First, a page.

The question for determination is therefore whether s 31(1), by its operation and effect, reveals a sufficient connection with either “taxation” or “currency, coinage, and legal tender”. The operation of s 31(1) must be collected from its terms.

The two paragraphs of s 31(1) contain distinct elements of the offence created by the subsection. Paragraph (a) prescribes the elements constituted by the conduct of the offender; par (b) prescribes the quality of the cash transactions to which the offender became a party. The plaintiff points to the clause “it would be reasonable to conclude” in par (b) to show that the elements of that paragraph may be satisfied irrespective of the actual purpose of the offender in conducting the cash transactions referred to in par (a) in the manner and form in which they were conducted. As the actual purpose of an alleged offender is not an element of the offence created by s 31(1), it is said that s 31(1) purports to create an offence of strict liability without the ordinary requirement of mens rea[15] and that, in the absence of an intent to impair the effectiveness of the taxation laws, the connection between such an offence and the subject of taxation is too tenuous or remote to attract the support of s 51(ii) of the Constitution.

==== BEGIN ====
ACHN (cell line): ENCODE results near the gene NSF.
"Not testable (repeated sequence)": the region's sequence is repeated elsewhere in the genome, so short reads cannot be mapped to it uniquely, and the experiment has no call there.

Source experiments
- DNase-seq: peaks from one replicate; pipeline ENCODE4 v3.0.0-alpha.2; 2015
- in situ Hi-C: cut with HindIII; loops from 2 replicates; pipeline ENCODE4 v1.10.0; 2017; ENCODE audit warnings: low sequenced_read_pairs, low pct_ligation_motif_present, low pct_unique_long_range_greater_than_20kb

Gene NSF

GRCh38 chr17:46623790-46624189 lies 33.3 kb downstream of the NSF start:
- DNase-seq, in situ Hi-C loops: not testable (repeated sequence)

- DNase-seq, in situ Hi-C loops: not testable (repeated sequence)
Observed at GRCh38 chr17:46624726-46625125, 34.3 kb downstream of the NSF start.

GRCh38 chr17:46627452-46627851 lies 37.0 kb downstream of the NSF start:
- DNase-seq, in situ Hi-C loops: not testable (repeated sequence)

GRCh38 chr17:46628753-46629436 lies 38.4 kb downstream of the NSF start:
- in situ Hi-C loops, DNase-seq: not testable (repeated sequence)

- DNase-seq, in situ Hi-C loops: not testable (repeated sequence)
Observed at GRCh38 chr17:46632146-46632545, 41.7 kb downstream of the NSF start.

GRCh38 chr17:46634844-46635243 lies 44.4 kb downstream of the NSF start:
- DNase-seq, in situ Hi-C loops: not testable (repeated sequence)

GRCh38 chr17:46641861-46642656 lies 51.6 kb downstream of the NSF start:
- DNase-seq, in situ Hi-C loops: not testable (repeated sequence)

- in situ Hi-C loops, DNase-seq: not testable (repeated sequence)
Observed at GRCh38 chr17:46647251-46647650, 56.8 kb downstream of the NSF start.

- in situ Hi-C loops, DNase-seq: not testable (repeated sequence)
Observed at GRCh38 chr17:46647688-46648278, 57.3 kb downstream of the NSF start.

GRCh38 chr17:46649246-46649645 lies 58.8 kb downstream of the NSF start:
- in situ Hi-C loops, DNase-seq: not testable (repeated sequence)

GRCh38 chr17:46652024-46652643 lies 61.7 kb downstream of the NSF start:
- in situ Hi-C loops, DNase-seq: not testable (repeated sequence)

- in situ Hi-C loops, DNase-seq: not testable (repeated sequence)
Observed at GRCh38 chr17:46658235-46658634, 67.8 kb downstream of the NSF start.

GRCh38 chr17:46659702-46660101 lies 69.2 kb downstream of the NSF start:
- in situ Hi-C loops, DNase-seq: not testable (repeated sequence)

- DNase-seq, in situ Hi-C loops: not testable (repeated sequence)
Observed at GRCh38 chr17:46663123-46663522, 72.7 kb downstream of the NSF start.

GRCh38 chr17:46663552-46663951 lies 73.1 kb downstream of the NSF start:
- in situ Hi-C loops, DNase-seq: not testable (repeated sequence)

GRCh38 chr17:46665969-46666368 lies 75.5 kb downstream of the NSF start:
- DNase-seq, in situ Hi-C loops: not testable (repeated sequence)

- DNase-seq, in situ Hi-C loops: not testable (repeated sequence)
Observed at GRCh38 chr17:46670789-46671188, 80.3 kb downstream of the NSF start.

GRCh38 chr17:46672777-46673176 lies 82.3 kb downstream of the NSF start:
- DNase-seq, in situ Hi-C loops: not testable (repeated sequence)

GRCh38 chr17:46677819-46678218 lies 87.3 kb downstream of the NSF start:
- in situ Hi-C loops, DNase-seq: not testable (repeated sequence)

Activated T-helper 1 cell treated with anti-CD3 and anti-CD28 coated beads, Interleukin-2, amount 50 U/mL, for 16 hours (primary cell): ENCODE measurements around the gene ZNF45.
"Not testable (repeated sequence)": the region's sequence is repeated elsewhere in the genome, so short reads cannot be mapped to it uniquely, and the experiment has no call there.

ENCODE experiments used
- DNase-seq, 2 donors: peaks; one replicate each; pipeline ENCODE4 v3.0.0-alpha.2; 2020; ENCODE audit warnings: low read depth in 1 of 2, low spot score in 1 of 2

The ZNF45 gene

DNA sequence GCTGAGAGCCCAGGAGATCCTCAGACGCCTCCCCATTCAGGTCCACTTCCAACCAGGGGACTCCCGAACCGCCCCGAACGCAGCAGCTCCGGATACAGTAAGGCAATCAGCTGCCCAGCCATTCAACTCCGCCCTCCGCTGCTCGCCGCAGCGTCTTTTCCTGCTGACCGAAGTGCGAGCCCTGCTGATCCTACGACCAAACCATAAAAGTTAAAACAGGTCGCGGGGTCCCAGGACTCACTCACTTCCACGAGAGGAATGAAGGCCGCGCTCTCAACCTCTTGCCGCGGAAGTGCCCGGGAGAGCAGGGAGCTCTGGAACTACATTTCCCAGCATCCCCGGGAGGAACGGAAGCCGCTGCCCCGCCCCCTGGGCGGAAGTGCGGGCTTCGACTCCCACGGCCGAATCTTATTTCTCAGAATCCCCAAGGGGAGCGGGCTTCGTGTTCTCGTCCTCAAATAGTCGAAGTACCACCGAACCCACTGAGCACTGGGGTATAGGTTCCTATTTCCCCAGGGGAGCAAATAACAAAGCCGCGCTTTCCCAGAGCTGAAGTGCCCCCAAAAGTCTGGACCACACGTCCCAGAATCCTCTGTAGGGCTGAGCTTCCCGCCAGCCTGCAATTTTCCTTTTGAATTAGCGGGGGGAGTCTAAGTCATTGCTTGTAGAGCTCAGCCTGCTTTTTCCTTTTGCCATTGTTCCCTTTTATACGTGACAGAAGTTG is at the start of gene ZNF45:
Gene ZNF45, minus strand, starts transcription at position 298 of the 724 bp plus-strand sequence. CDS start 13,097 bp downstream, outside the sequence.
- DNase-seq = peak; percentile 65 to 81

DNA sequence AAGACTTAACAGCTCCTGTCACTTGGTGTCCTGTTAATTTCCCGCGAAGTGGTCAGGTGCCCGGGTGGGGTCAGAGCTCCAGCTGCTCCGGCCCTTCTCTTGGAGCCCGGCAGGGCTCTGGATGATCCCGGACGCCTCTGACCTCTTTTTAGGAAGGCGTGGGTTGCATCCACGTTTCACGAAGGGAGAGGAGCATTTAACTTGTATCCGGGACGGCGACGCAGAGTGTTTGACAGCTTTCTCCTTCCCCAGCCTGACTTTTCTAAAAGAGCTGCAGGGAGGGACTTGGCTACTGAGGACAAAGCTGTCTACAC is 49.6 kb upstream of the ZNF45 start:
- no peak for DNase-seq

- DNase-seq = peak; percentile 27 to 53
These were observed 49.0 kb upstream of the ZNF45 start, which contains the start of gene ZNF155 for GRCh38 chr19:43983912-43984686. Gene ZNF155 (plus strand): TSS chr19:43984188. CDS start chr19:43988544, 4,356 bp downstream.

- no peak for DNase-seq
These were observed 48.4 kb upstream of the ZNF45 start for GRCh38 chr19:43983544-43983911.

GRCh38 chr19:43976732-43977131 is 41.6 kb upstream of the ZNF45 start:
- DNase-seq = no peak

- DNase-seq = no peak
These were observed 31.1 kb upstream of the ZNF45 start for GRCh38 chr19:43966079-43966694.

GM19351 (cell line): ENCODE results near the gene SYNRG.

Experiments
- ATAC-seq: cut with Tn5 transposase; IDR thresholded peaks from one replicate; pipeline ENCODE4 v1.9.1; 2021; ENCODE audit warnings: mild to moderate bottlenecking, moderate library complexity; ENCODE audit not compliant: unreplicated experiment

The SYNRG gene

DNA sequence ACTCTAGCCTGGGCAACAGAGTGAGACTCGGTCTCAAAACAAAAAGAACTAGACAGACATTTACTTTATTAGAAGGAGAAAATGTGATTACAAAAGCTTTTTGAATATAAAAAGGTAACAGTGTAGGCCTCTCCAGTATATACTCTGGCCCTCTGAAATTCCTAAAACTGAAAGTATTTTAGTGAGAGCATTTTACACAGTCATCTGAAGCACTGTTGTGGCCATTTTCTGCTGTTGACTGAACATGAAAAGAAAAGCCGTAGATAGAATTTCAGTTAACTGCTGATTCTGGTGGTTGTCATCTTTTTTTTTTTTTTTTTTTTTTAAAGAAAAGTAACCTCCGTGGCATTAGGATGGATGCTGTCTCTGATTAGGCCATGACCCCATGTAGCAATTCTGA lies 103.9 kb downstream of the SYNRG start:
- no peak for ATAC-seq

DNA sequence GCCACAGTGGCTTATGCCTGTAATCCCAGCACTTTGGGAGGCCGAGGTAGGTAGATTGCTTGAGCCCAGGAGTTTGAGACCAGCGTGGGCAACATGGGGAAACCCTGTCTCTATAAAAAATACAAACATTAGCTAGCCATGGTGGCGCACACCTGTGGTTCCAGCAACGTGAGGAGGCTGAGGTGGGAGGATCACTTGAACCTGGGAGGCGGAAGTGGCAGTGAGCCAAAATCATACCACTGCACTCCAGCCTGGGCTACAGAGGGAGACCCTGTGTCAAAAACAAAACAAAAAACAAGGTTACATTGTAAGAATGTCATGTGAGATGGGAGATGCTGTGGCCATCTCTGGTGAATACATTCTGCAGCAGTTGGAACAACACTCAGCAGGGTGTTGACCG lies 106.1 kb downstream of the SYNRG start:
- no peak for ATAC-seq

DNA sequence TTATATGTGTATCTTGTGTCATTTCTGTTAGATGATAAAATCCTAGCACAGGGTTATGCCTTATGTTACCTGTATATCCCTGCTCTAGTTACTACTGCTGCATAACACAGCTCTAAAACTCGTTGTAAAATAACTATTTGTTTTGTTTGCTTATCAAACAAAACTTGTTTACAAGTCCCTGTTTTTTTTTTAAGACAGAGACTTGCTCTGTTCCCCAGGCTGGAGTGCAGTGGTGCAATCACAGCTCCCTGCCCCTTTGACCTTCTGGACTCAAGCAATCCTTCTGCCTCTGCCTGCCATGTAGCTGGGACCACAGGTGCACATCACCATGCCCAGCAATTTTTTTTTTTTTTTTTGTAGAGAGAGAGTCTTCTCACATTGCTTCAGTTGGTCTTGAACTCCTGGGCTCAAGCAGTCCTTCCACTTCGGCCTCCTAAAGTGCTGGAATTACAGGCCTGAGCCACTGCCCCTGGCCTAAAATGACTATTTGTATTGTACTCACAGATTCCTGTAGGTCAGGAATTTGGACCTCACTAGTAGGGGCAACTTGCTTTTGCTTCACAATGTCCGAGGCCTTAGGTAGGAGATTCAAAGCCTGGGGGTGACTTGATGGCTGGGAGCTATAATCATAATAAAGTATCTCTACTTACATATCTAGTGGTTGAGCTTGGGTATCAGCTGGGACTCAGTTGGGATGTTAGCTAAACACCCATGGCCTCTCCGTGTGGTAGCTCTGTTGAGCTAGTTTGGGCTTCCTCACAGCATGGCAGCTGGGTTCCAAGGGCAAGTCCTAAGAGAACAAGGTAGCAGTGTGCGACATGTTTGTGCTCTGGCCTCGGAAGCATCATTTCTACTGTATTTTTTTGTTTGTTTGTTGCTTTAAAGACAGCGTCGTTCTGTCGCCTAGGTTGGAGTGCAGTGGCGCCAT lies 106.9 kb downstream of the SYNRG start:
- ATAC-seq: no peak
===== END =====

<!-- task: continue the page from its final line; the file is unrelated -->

This submission was supported by an argument that s 31(1) is not “reasonably proportionate” to the purpose of preventing tax fraud or money laundering. The submission encounters a number of difficulties which, for reasons presently to be mentioned, need not be finally decided. But as some stress was laid on the supposed absence of mens rea and the notion of proportionality, I refer to these points.